Laura Patricia Ramírez runs Tortillería y Taquería Ramírez in a section of Lexington, Kentucky nicknamed “Mexington” for the amount of Latino immigrants living in the area.
In the United States, Yucatecan cuisine can be hard to find outside of Los Angeles and San Francisco. And for the patrons of The Mayan Cafe, it took some getting used to.
In 1990, Latinos in Kentucky represented 0.6 percent of the Bluegrass State; the 2010 Census saw them make up three percent—about 132,00 people, the majority Mexicans. And more come every month.
If it wasn’t for a fired motel worker, I’d never think of doing an oral history of Mexican restaurants in Kentucky.
There is a whole other world to the racetrack than the one we know.
To read Omar’s story in full, and many more from refugees that have resettled in Kentucky, pick up Aimee Zaring’s just-released Flavors from Home: Refugees in Kentucky Share Their Stories and Comfort Foods.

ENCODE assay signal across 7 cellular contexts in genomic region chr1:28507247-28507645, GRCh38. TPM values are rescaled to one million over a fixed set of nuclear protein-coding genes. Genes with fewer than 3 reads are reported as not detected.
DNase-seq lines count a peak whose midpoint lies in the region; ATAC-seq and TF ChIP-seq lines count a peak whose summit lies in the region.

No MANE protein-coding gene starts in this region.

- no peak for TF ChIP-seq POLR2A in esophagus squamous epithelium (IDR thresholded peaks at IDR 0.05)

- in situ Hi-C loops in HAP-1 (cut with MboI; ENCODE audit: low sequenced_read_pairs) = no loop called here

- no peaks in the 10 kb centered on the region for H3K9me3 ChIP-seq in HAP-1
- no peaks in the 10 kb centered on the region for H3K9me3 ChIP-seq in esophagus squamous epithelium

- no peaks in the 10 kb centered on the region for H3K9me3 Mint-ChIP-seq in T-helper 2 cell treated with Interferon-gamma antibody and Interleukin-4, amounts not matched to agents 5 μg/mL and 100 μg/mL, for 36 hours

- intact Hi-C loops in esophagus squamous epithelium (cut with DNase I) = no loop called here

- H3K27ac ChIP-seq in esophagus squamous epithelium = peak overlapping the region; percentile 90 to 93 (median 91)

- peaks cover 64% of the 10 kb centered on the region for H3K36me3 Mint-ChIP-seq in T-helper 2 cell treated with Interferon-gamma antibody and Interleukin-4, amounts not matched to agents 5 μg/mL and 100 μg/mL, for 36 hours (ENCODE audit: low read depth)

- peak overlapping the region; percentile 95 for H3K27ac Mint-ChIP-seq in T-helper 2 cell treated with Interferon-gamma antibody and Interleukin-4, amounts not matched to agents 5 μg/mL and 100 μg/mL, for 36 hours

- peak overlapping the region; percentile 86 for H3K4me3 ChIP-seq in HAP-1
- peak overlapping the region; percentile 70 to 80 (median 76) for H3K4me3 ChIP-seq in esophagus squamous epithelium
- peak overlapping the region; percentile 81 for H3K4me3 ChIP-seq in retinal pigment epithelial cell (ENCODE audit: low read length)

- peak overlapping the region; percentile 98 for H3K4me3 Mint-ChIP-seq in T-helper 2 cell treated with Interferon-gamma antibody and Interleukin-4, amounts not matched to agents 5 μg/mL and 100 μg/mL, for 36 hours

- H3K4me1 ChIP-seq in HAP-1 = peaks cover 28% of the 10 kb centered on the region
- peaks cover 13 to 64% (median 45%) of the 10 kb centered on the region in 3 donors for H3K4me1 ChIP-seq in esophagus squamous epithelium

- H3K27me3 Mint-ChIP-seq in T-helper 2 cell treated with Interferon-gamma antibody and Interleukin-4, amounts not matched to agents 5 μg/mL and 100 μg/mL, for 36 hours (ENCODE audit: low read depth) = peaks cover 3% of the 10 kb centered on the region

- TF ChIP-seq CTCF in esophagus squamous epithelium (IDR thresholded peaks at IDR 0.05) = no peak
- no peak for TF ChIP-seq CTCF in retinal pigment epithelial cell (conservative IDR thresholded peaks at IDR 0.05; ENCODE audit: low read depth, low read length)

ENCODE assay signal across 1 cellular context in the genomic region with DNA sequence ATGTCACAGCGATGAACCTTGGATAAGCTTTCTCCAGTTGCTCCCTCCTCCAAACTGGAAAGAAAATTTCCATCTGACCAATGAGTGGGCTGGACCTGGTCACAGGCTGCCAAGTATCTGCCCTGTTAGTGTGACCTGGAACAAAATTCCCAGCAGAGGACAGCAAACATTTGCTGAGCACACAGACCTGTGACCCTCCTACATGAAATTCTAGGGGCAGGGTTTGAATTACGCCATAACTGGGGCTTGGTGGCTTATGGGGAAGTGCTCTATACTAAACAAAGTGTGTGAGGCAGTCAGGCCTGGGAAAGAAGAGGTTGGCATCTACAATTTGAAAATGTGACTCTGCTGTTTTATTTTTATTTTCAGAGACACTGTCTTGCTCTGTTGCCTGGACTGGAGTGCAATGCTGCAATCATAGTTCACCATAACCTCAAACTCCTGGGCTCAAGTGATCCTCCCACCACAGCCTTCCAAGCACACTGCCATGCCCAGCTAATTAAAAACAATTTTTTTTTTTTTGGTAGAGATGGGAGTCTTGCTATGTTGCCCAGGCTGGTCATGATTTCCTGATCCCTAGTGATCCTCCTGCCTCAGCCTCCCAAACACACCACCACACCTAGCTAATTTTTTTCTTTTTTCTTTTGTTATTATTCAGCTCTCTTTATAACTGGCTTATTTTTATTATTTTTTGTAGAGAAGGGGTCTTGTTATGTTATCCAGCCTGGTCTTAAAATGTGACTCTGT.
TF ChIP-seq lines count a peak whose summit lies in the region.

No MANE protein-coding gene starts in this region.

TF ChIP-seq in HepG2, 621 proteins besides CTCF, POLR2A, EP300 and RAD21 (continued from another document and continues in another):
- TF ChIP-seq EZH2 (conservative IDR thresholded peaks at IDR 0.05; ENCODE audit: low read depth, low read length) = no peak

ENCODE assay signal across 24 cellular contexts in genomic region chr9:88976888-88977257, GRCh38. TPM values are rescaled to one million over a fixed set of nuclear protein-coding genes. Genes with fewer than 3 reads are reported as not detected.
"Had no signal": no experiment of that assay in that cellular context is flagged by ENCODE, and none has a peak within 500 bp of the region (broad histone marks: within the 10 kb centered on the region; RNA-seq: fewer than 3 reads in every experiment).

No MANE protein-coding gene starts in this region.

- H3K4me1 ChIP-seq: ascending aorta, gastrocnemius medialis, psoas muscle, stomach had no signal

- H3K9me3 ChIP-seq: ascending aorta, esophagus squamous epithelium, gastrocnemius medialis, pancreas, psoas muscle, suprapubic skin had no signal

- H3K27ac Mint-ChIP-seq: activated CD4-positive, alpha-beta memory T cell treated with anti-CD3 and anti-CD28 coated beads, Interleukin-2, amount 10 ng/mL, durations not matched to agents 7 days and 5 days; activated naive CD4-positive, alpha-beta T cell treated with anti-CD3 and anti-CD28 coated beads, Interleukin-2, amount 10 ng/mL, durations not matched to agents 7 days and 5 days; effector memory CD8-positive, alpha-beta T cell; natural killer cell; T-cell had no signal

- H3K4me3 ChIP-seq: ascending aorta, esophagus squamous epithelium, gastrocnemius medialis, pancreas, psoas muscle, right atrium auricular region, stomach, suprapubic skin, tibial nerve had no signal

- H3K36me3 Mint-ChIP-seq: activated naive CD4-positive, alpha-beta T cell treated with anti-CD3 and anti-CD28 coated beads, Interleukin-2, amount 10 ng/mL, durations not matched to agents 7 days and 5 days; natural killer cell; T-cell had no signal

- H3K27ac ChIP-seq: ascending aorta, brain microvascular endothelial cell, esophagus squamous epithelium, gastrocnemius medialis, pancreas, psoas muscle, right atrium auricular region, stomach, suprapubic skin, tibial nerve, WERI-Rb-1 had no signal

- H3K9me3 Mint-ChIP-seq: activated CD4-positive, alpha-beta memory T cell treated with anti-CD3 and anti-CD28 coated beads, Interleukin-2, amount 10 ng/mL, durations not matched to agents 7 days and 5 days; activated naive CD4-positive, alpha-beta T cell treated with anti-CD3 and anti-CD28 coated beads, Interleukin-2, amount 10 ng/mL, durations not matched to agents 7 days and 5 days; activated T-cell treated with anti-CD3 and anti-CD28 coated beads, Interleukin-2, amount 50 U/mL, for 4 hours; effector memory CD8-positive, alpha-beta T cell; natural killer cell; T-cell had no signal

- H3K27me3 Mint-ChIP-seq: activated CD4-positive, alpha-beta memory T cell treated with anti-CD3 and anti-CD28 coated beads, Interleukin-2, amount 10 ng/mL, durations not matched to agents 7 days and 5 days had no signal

In this episode of our Gravy podcast, radio producer Nina Feldman brings us the story of Derby Pie, a longtime staple of Louisville, Kentucky.
“Popular culture is mass culture. It’s mass-produced. It doesn’t strive for authenticity, for craftsmanship, so much as to promote consumption.”
Crave Lexington is a free food and music festival near Lexington, Kentucky, taking place September 13–14, 2014.